The tensor is symmetric, so only six components are unique.

6.17 The logarithmic turbulent velocity profile for the constant stress boundary layer
was found by von Karman by setting the turbulent stress tau_t equal to an eddy viscosity
epsilon times the mean velocity gradient du/dy. tau_t = tau_wall = rho u*^2 , where u* is
the friction velocity. epsilon is rho nu , where nu is the eddy diffusivity proportional to
y times du/dy times y. The proportionality constant is k .
Thus rho u*^2 = rho k^2 y^2 |du/dy|^2 . Solve for du/dy = u* / ky . Integrate
du = (u*/k) dy / y to find u = (u* / k) ln y + const. k is von Karman's constant 0.42.

Design project D6.1.
The hydroponic garden perforated pipe watering
system should be designed to have nearly uniform flow
through the holes along the pipe. The flow rate is not
specified, so an obvious easy solution is to make the holes
so small that there will be only a small change in the pressure
75 kPa along the pipe due to pipe frictional losses and
Bernoulli effects. Please don't do this. You are free to
decide what drill bit sizes are available to the "typical"
machine shop. From the sketch on p 386 the author has in
mind that the watering flow is high enough for the pressure
for the first holes near the pump to be significantly reduced,
so these holes must be larger to keep their watering rate the
same (nearly) as the later holes. Keep in mind that time is
money, and the profit margin for hydroponic gardens is very
low...don't spend much time on this problem trying to
perfectly optimize the solution.
It is best to assume that gravity and frictional effects
are negligible.
Consider control volumes around segments
containing individual holes and apply the Reynolds Transport
Theorems for mass and momentum, and Bernoulli's equation
to determine the pressure variation along the pipe and the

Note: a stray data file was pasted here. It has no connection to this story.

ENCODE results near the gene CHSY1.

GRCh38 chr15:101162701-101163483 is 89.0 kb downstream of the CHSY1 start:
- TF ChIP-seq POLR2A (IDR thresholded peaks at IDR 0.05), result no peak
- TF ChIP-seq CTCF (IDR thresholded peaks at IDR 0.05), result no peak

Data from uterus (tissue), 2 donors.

velocity of the jets emerging from the pipe holes. The mass
balance gives a linear decrease in the velocity along the pipe
since Q/50 volume per unit time is removed by each of the
50 holes. The momentum balance does not give the pressure,
but does give the longitudinal force on the pipe walls, in case
you needed this information. Bernoulli's equation shows
that the pressure increases downstream because the velocity
decreases. The velocity through each jet therefore increases
along the pipe (vj = (2 pj / rho )^1/2 , where vj is the jet
velocity, rho is the fluid density, and pj is the pressure for
the jth jet). The volume flow rate for each jet should be Q/50
which is vj x pi Dj^2 / 4 . Thus the jet hole diameter Dj may
be calculated from the pressure pj along the pipe, and your
assumed value of Q. Make sample calculations as you proceed
to be sure your computer or calculator program is working.
The new PowerMacs have Excel 5, which can easily do the
calculations and plots you need (339 EBII).
It is possible to apply Bernoulli's equation from the entrance
of the pipe to the jth segment. Thus,
pj = rho [ po/rho + (1/2)(Q/A)^2 (j/50)[2 - j/50]]
for j=1 to 50.